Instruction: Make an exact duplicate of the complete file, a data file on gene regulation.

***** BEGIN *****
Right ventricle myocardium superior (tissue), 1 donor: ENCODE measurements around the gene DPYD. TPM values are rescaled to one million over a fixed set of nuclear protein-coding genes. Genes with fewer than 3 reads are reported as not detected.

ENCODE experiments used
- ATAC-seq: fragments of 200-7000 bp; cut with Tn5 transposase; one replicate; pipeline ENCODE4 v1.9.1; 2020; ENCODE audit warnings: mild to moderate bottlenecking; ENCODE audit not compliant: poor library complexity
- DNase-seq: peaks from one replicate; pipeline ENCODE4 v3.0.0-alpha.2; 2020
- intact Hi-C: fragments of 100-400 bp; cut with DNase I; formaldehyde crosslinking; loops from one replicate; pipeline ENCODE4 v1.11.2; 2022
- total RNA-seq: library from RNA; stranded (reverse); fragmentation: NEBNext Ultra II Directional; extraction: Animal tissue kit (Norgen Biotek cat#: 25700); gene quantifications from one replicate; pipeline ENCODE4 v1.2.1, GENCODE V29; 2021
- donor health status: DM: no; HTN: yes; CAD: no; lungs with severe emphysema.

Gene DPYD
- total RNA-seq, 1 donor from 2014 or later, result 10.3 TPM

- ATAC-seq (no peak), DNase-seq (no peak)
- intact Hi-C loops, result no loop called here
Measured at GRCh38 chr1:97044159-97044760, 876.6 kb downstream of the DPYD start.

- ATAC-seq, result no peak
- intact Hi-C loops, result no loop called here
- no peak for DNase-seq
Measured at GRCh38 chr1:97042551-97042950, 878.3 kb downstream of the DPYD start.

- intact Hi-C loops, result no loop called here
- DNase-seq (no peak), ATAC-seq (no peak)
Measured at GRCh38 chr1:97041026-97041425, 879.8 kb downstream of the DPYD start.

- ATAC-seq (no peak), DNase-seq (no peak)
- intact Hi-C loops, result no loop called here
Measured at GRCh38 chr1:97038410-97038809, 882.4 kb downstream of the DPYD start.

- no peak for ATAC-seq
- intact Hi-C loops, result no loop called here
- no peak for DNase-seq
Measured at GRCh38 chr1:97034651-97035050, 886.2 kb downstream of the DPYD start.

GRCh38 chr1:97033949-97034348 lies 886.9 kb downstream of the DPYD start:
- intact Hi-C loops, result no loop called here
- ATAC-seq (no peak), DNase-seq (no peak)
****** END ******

Right ventricle myocardium superior (tissue), 1 donor: ENCODE measurements around the gene DPYD. TPM values are rescaled to one million over a fixed set of nuclear protein-coding genes. Genes with fewer than 3 reads are reported as not detected.

ENCODE experiments used
- ATAC-seq: fragments of 200-7000 bp; cut with Tn5 transposase; one replicate; pipeline ENCODE4 v1.9.1; 2020; ENCODE audit warnings: mild to moderate bottlenecking; ENCODE audit not compliant: poor library complexity
- DNase-seq: peaks from one replicate; pipeline ENCODE4 v3.0.0-alpha.2; 2020
- intact Hi-C: fragments of 100-400 bp; cut with DNase I; formaldehyde crosslinking; loops from one replicate; pipeline ENCODE4 v1.11.2; 2022
- total RNA-seq: library from RNA; stranded (reverse); fragmentation: NEBNext Ultra II Directional; extraction: Animal tissue kit (Norgen Biotek cat#: 25700); gene quantifications from one replicate; pipeline ENCODE4 v1.2.1, GENCODE V29; 2021
- donor health status: DM: no; HTN: yes; CAD: no; lungs with severe emphysema.

Gene DPYD
- total RNA-seq, 1 donor from 2014 or later, result 10.3 TPM

- ATAC-seq (no peak), DNase-seq (no peak)
- intact Hi-C loops, result no loop called here
Measured at GRCh38 chr1:97044159-97044760, 876.6 kb downstream of the DPYD start.

- ATAC-seq, result no peak
- intact Hi-C loops, result no loop called here
- no peak for DNase-seq
Measured at GRCh38 chr1:97042551-97042950, 878.3 kb downstream of the DPYD start.

- intact Hi-C loops, result no loop called here
- DNase-seq (no peak), ATAC-seq (no peak)
Measured at GRCh38 chr1:97041026-97041425, 879.8 kb downstream of the DPYD start.

- ATAC-seq (no peak), DNase-seq (no peak)
- intact Hi-C loops, result no loop called here
Measured at GRCh38 chr1:97038410-97038809, 882.4 kb downstream of the DPYD start.

- no peak for ATAC-seq
- intact Hi-C loops, result no loop called here
- no peak for DNase-seq
Measured at GRCh38 chr1:97034651-97035050, 886.2 kb downstream of the DPYD start.

GRCh38 chr1:97033949-97034348 lies 886.9 kb downstream of the DPYD start:
- intact Hi-C loops, result no loop called here
- ATAC-seq (no peak), DNase-seq (no peak)